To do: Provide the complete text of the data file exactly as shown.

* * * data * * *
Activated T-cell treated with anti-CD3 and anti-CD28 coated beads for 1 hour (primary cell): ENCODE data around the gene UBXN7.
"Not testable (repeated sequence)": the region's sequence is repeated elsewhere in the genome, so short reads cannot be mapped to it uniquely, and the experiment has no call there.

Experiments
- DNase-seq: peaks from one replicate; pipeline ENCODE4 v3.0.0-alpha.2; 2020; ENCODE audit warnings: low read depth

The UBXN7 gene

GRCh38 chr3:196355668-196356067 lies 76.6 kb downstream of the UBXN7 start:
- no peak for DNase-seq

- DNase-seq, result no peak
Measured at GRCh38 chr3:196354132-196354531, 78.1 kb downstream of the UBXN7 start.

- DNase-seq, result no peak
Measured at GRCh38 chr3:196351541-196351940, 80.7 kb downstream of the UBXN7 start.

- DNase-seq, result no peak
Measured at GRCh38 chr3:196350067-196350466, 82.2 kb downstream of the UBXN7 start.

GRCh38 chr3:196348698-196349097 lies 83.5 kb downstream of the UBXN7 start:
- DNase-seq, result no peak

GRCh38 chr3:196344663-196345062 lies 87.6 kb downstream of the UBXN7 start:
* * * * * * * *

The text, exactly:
Activated T-cell treated with anti-CD3 and anti-CD28 coated beads for 1 hour (primary cell): ENCODE data around the gene UBXN7.
"Not testable (repeated sequence)": the region's sequence is repeated elsewhere in the genome, so short reads cannot be mapped to it uniquely, and the experiment has no call there.

Experiments
- DNase-seq: peaks from one replicate; pipeline ENCODE4 v3.0.0-alpha.2; 2020; ENCODE audit warnings: low read depth

The UBXN7 gene

GRCh38 chr3:196355668-196356067 lies 76.6 kb downstream of the UBXN7 start:
- no peak for DNase-seq

- DNase-seq, result no peak
Measured at GRCh38 chr3:196354132-196354531, 78.1 kb downstream of the UBXN7 start.

- DNase-seq, result no peak
Measured at GRCh38 chr3:196351541-196351940, 80.7 kb downstream of the UBXN7 start.

- DNase-seq, result no peak
Measured at GRCh38 chr3:196350067-196350466, 82.2 kb downstream of the UBXN7 start.

GRCh38 chr3:196348698-196349097 lies 83.5 kb downstream of the UBXN7 start:
- DNase-seq, result no peak

GRCh38 chr3:196344663-196345062 lies 87.6 kb downstream of the UBXN7 start: